Switchboard Complete Presentation Packet.pdf
alumni and parent relations at Reed. The numbers help, too.
Since Switchboard launched at Reed, more than 3,400 users
have posted more than 1,000 asks and more than 1,100 offers
—requests and talents that might have gone unheard or
untapped without a tool to communicate them. Oberlin's
Switchboard adds an average of two dozen users each week,
and half of those users immediately engage with the site.
When Zepeda served on Reed's alumni board, she saw an
opportunity to directly connect with more people, beyond the campus borders. "Colleges
do a great job," she says, "of hosting inperson events and connecting that way, but they
don't always know how to serve their network—or have the time and resources to do so."
Alumni associations might struggle with how to advertise an alumnus's art gallery
opening or assist students who are seeking a friendly face in a foreign city. In addition,
universities may decide they cannot promote the numerous crowdfunding campaigns or
benefit fundraisers that come their wayeven though they generally wish to support them.
"We had requests like this," Teskey says, "but we didn't always know how to fulfill them.
Switchboard fills this need to serve our alumni faster by letting them help each other."
It also strips down barriers to communication. "Students are often intimidated by alumni
and have a hard time taking that first step to contact them," says Colleen Sump, director
for alumni and parent engagement at Willamette. "But there's something about this tool
that makes it easier for that initial contact. Students are more willing to put [their
requests] out there and see what they get back."
Do We Need Another Social Tool?
certain industry or skill.
Yes, Zepeda says. The biggest platforms are more concerned
with mining users' data and selling advertising than connecting
people. Professional networking tools like LinkedIn can help
someone find an internship or job connection, but they're less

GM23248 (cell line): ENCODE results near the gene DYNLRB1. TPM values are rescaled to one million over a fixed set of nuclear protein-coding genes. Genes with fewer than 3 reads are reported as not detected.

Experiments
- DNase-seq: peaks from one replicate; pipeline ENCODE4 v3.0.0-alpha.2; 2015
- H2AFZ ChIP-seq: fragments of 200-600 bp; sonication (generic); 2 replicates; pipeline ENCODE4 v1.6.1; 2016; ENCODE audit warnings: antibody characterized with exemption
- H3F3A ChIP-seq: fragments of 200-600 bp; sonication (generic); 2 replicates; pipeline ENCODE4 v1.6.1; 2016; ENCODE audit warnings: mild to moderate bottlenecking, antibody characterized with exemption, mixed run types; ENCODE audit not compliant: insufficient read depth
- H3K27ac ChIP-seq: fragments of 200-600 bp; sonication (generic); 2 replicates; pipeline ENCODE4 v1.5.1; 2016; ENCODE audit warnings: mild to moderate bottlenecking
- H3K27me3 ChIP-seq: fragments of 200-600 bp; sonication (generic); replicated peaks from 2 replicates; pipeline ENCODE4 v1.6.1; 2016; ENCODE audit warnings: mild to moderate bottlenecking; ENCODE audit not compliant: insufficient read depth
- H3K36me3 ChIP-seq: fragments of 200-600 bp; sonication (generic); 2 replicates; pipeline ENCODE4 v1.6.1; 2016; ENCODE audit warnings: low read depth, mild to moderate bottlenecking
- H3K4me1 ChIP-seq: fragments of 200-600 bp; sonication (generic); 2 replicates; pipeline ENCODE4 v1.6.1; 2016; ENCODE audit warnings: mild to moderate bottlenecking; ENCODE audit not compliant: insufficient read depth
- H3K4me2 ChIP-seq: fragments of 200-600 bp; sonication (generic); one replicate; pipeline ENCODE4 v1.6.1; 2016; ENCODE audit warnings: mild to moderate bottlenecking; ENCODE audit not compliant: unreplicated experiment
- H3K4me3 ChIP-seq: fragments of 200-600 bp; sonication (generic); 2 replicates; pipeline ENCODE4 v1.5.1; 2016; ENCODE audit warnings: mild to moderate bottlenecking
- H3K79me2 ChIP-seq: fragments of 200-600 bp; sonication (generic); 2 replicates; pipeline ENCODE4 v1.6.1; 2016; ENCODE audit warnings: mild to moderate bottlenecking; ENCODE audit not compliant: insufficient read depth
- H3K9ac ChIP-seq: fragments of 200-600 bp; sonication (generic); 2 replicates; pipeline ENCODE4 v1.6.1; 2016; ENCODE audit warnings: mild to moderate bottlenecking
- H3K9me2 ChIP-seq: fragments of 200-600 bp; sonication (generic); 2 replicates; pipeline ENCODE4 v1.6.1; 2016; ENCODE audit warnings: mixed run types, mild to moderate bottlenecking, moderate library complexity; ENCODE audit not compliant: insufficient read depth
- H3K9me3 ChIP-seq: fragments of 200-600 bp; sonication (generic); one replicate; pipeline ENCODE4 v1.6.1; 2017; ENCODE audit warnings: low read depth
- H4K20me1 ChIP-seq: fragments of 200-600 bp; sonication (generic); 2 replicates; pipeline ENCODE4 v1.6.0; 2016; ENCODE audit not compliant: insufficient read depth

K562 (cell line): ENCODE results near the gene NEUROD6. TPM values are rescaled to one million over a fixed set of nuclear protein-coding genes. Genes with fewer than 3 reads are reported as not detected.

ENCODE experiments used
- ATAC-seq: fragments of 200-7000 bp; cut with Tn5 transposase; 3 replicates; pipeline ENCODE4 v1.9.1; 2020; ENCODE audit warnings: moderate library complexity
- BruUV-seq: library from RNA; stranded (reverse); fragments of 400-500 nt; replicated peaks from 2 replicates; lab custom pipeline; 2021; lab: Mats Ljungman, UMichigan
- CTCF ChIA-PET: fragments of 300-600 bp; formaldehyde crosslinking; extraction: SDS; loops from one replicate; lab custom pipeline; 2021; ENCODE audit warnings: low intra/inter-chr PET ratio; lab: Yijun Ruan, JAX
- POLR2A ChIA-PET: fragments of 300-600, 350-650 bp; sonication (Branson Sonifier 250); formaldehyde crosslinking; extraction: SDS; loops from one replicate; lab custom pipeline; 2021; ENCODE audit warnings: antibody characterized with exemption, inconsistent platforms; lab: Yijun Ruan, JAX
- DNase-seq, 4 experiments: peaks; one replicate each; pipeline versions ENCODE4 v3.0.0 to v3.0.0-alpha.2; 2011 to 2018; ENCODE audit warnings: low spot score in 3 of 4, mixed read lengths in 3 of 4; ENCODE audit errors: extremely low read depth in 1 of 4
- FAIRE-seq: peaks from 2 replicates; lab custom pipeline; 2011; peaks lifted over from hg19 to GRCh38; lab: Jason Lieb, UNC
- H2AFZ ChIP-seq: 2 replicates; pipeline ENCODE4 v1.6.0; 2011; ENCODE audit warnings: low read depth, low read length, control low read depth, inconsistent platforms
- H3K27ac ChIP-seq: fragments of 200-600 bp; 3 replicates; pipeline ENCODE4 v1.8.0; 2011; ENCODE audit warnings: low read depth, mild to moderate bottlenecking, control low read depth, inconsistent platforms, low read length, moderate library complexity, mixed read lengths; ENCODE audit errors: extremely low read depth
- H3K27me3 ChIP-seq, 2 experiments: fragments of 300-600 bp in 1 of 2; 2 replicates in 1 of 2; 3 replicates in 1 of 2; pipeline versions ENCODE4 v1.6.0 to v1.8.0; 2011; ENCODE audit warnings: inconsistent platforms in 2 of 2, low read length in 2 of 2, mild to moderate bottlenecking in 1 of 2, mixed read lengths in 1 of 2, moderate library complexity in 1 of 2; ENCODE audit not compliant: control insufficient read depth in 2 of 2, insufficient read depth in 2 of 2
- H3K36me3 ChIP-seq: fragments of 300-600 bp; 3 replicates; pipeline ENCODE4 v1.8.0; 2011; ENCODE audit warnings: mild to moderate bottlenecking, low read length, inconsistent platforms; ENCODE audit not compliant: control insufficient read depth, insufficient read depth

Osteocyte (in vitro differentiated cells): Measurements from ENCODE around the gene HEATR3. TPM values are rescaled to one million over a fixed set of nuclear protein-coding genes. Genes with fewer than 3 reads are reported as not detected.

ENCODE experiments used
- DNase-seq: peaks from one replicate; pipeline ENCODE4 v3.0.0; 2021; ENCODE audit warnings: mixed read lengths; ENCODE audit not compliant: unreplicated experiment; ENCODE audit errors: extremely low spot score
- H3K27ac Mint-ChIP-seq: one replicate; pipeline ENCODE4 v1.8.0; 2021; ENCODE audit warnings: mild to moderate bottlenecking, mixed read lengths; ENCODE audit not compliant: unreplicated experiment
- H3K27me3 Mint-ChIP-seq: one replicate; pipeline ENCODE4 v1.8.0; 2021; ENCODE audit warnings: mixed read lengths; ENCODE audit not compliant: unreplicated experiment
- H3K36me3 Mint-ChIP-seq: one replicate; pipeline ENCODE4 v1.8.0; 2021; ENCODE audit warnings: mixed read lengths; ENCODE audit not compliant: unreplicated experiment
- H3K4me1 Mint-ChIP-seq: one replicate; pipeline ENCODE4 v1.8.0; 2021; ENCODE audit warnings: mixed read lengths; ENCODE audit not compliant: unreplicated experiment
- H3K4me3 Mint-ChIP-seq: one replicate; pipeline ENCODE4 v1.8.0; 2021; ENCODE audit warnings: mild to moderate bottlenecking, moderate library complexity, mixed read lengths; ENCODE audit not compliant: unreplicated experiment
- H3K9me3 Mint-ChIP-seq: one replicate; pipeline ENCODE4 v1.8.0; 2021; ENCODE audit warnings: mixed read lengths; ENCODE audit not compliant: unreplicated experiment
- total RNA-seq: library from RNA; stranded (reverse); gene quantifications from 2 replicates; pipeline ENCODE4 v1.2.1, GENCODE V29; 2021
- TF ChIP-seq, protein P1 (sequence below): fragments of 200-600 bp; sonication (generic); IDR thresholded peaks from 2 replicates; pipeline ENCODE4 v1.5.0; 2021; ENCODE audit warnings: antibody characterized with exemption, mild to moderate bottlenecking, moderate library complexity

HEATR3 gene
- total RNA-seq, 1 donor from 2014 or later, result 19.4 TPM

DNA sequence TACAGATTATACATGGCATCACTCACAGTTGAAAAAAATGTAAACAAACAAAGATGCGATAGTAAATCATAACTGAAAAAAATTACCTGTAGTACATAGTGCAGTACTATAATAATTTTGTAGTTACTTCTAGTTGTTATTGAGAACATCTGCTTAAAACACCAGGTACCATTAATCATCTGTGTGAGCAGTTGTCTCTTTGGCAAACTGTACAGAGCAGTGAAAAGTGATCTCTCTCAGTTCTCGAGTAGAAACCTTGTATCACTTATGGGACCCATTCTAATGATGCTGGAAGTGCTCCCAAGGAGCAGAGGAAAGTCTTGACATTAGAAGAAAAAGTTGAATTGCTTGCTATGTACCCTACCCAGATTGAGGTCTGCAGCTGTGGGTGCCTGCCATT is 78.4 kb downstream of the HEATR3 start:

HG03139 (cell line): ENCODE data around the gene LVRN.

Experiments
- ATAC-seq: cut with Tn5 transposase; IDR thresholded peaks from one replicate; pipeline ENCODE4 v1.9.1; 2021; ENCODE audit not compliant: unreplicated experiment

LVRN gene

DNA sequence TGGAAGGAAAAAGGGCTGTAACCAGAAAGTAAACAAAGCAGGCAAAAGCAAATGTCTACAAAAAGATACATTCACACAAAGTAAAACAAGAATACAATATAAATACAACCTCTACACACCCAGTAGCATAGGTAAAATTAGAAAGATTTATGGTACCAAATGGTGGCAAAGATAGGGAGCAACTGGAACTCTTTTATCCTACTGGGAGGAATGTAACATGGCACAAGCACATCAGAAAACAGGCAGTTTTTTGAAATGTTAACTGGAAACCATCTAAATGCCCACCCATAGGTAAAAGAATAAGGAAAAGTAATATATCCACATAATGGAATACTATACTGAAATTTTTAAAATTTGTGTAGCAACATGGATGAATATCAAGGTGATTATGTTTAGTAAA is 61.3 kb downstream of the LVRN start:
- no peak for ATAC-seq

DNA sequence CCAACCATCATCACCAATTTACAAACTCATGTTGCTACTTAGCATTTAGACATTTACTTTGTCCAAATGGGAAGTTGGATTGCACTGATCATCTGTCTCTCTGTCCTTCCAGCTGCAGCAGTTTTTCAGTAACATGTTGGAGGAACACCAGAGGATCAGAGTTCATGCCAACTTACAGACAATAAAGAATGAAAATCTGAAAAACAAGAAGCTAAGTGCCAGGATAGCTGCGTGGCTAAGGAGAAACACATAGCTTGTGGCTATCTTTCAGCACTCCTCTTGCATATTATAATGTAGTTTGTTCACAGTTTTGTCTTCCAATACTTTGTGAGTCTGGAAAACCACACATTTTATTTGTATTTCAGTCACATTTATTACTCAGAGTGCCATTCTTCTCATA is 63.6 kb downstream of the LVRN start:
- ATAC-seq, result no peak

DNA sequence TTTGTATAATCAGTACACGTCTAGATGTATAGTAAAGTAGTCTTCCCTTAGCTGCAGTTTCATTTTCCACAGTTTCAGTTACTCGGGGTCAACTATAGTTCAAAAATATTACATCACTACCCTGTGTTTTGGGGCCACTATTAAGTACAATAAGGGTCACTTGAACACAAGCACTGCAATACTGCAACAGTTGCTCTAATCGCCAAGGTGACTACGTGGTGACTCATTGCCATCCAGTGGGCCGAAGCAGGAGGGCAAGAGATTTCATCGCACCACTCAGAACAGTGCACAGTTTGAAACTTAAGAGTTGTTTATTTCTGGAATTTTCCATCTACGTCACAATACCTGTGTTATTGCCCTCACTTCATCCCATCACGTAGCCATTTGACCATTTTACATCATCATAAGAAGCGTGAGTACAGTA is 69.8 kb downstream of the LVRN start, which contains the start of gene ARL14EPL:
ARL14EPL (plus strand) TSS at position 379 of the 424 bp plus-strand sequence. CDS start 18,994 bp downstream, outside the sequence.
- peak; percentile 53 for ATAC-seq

helpful for finding a place to stay the night before a big outof
town interview or crowdsourcing contacts with connections to a
While alumni relations' databases can connect alumni to each other, those databases
generally aren't userfriendly or intuitive. "Directories are problematic for many reasons,"
Zepeda says. "They are often out of date. They unnaturally silo the network. Generally,
people don't find one another through a directory."
This was certainly true at Willamette, where many eager alumni were interested in talking
with students but not easily able to make those connections. Alumni could sign up for a
career adviser program, but it wasn't effective. Technology was partly to blame—with a
clunky search system on the website, the process and the lack of results discouraged
students and alumni. Students were also hesitant to contact alumni, whom they thought
might reject them.
"We surveyed alumni to see how often they were being contacted
through the career adviser program and found that the majority of
people had never been contacted at all. This was a huge missed
opportunity," Sump says.
With Switchboard, engagement levels have increased in just six
months. "It casts the net much wider," Sump says. "It's really like that
old switchboard model—if one person cannot connect you, chances are
they'll know a friend or a family member who can. It's our network—on steroids."
A Community for Young Alumni
For alumni professionals, engaging recent graduates is often the hardest task. New
grads are not just starting out in their careers; they're also struggling with student loan